Mountain Biking

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Mountain Biking

Mountain biking began in the 1970s, originally as a downhill sport, practised on customized cruiser bicycles around Mount Tamalpais. Most mountain biking takes place on dirt roads, trails and in purpose-built parks. Downhill mountain biking has just evolved in the recent years and is performed at places such as Whistler Mountain Bike Park. Slopestyle, a form of downhill, is when riders do tricks such as tailwhips, 360s, backflips and front flips. There are several disciplines of mountain biking besides downhill. Cross country, often referred to as XC, all mountain, trail, free ride, and newly popular enduro.


Zooming through the trees on two wheels is an addictive experience and mountain biking is a popular extreme sport for just that reason. If you’re interested in learning what it feels like, you can get prepared properly for your first trails, develop the skills necessary to negotiate those trails comfortably, and find trails that’ll fit your skill level and interests. Get an appropriately-sized mountain bike. Your bike should match your height, body type, and the length of your leg.

If a bike doesn’t fit you well, then it will be uncomfortable and inefficient to ride. A good bike shop will be able to set you up with a bike specific to your needs. Many will offer repair, service plans or discounts on future purchases. In general, there are three styles of mountain bike that you can check out, depending on your interests: Rigid mountain bikes have no suspension, meaning that there’s less mechanical parts to worry about on your bike, and you can transition to riding it and learning the parts more easily.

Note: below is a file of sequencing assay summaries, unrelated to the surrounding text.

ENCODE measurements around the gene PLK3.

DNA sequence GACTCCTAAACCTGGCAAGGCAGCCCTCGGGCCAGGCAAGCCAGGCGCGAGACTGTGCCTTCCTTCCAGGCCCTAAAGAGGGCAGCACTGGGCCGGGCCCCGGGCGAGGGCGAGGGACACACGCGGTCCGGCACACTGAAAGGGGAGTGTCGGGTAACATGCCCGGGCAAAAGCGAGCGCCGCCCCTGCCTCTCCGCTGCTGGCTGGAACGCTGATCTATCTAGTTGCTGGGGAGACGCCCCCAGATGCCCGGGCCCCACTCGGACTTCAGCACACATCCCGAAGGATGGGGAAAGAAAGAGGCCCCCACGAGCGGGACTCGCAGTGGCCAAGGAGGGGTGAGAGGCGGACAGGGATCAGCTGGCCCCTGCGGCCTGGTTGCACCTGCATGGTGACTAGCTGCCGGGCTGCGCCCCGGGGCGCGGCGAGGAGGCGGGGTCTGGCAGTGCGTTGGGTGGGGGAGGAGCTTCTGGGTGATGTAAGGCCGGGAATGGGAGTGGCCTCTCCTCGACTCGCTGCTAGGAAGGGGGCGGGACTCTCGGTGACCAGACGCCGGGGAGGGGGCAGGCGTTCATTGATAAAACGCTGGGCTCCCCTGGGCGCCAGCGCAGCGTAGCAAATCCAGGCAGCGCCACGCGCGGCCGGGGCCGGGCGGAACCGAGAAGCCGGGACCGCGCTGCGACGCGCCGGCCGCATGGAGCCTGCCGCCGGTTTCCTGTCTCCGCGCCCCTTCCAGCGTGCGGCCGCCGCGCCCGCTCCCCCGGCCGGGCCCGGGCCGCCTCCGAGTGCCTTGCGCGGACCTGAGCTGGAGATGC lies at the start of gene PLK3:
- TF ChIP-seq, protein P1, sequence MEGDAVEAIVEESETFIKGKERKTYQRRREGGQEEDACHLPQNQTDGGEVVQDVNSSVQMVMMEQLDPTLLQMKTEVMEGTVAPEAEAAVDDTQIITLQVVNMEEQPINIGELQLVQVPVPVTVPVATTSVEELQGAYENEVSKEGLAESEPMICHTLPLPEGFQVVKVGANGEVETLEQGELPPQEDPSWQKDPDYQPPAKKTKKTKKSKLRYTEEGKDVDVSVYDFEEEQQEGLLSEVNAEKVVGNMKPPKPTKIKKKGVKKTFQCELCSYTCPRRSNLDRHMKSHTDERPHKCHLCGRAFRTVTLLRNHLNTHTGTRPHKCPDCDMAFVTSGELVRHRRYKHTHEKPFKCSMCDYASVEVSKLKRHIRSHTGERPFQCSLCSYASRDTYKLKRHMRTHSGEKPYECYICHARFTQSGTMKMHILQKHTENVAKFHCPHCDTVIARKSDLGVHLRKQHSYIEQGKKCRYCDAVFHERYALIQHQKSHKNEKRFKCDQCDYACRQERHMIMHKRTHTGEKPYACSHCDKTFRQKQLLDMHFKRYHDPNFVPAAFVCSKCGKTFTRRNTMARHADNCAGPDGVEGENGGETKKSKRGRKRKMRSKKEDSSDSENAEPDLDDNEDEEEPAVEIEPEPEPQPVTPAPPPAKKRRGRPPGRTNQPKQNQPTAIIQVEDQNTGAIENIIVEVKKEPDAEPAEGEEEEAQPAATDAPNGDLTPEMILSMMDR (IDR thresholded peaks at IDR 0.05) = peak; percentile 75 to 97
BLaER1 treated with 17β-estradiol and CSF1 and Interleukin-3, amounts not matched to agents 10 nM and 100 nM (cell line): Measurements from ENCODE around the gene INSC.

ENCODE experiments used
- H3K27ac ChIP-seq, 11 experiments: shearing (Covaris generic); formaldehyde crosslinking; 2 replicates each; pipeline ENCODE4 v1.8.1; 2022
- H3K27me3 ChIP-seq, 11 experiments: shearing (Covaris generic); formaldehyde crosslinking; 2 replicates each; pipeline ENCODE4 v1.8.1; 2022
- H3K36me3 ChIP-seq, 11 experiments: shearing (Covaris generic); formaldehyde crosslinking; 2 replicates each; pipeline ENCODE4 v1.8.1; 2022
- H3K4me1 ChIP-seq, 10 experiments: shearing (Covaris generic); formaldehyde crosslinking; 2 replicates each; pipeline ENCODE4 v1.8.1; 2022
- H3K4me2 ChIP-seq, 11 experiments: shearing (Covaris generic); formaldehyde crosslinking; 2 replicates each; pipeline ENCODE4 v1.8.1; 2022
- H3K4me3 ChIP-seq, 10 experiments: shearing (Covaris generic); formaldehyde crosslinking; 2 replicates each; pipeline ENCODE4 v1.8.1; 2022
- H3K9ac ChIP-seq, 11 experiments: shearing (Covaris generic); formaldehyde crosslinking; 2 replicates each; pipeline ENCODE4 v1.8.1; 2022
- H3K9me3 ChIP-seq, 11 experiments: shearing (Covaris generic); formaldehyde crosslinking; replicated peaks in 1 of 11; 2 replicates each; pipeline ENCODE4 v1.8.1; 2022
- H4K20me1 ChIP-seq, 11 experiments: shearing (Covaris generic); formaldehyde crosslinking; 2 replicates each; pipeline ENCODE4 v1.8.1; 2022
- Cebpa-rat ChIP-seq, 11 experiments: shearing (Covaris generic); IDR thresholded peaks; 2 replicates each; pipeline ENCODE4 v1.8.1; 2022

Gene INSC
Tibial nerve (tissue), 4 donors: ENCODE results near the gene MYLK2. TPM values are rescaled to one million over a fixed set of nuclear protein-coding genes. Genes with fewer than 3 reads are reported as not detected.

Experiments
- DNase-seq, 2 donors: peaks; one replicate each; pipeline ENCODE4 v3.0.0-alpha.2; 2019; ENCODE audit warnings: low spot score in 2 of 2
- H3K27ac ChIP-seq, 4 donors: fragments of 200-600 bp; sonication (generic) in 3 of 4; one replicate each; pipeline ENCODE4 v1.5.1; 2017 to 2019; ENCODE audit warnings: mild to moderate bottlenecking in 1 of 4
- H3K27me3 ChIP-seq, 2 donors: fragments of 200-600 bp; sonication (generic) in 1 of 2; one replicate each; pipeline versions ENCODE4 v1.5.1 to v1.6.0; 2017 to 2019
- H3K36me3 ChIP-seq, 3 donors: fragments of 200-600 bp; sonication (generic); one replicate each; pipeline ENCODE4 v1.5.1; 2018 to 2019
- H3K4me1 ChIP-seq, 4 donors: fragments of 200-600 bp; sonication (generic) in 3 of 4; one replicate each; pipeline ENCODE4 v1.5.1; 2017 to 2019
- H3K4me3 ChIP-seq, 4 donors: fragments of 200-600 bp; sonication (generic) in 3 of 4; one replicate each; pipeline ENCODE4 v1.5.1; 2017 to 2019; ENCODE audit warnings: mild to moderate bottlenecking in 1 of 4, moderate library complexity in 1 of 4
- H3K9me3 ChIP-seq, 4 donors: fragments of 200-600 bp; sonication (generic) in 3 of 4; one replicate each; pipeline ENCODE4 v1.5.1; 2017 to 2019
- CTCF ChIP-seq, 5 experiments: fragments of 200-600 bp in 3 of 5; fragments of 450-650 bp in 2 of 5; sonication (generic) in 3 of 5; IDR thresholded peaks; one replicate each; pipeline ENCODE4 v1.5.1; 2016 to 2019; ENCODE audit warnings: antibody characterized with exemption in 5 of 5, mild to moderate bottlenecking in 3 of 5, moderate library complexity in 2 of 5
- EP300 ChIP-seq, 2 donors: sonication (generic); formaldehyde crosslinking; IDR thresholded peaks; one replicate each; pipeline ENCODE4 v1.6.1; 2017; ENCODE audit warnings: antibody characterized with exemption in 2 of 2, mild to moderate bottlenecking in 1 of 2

It’s more difficult to ride off-road, however, offering none of the cushioning effect of more complicated bikes. Hardtail bikes are good for most beginners who want to start tackling difficult terrain, offering–as the name suggests–a suspension fork on the front wheel and a rigid back wheel. Full suspension bikes are the most expensive kind of mountain bike, but offer suspension in both the front and back, making them the most effective and comfortable bike to ride on the kind of difficult road mountain biking demands.

You don’t need to buy a bike right off the bat, so consider borrowing one for a few rides to see if mountain biking is right for you. Bike shops near some state parks featuring trails will often rent appropriately-sized bikes, so check out your options. There is no use in investing hundreds of dollars in a brand new bike if it’s something you won’t enjoy. A good helmet should be priority one if you want to start cycling off-road. Your helmet should fit snugly, but not obscure your vision or pull down hard over your ears. Never go mountain biking without a proper helmet.

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